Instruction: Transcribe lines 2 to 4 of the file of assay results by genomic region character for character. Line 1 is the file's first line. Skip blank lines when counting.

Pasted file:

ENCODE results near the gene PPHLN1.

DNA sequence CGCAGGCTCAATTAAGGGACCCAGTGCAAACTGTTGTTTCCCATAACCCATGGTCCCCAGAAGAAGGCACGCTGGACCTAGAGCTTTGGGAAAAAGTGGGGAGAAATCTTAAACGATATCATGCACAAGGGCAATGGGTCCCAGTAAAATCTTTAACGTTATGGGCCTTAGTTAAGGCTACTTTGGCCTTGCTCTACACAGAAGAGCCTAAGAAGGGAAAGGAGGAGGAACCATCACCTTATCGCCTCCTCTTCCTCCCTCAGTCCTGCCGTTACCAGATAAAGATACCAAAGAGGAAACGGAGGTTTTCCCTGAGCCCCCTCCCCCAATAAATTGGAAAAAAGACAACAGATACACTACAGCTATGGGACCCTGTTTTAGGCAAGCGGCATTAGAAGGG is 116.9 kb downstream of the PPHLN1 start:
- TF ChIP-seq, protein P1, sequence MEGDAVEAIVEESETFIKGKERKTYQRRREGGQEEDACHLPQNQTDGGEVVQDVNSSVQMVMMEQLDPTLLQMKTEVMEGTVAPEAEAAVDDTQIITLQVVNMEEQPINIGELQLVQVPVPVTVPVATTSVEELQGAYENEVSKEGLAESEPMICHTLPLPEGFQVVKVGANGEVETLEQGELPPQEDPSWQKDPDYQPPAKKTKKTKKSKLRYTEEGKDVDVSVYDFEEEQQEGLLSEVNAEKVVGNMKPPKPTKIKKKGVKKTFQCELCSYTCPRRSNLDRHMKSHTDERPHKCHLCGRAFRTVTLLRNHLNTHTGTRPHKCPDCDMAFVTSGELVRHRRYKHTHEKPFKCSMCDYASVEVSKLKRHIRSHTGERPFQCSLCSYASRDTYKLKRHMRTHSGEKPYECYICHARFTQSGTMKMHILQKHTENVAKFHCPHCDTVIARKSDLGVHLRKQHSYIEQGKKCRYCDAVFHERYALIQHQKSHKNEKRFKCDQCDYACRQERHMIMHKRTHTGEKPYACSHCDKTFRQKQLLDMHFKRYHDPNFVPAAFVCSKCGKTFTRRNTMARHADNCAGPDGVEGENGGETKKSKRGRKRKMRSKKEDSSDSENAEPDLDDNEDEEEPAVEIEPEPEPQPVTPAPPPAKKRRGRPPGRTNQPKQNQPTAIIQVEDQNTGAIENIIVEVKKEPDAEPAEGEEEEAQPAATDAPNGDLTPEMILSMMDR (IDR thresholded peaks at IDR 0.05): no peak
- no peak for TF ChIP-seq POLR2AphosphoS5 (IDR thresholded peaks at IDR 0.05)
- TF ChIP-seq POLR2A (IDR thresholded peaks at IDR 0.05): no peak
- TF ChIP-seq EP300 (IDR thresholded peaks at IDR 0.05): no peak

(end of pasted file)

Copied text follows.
DNA sequence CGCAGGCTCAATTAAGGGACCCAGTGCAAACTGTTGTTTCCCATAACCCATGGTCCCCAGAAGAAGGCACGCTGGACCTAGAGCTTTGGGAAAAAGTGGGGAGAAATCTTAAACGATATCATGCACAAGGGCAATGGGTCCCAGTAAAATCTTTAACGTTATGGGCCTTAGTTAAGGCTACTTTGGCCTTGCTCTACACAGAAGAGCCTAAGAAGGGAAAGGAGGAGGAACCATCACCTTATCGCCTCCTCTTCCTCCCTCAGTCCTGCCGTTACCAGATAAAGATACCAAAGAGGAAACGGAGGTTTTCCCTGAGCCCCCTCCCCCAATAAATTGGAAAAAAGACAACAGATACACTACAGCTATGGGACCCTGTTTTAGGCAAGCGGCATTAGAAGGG is 116.9 kb downstream of the PPHLN1 start:
- TF ChIP-seq, protein P1, sequence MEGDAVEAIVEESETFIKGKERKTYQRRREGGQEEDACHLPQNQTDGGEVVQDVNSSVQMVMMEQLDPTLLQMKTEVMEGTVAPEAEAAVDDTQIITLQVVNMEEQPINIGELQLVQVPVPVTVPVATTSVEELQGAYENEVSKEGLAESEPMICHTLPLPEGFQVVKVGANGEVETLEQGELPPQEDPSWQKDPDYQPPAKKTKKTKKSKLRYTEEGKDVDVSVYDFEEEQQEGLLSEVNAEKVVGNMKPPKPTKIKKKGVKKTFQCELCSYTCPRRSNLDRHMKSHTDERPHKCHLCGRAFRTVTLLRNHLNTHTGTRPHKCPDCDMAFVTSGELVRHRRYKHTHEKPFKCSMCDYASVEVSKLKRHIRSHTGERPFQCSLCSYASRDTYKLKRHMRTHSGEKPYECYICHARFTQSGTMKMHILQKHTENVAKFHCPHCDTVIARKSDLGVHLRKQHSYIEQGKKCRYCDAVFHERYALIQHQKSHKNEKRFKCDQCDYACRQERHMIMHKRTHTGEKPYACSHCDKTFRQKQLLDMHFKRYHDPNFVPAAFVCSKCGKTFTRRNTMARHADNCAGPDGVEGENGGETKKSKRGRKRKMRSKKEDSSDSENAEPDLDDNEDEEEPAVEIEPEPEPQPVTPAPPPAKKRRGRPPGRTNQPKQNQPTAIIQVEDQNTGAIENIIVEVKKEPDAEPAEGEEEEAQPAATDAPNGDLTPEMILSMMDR (IDR thresholded peaks at IDR 0.05): no peak
- no peak for TF ChIP-seq POLR2AphosphoS5 (IDR thresholded peaks at IDR 0.05)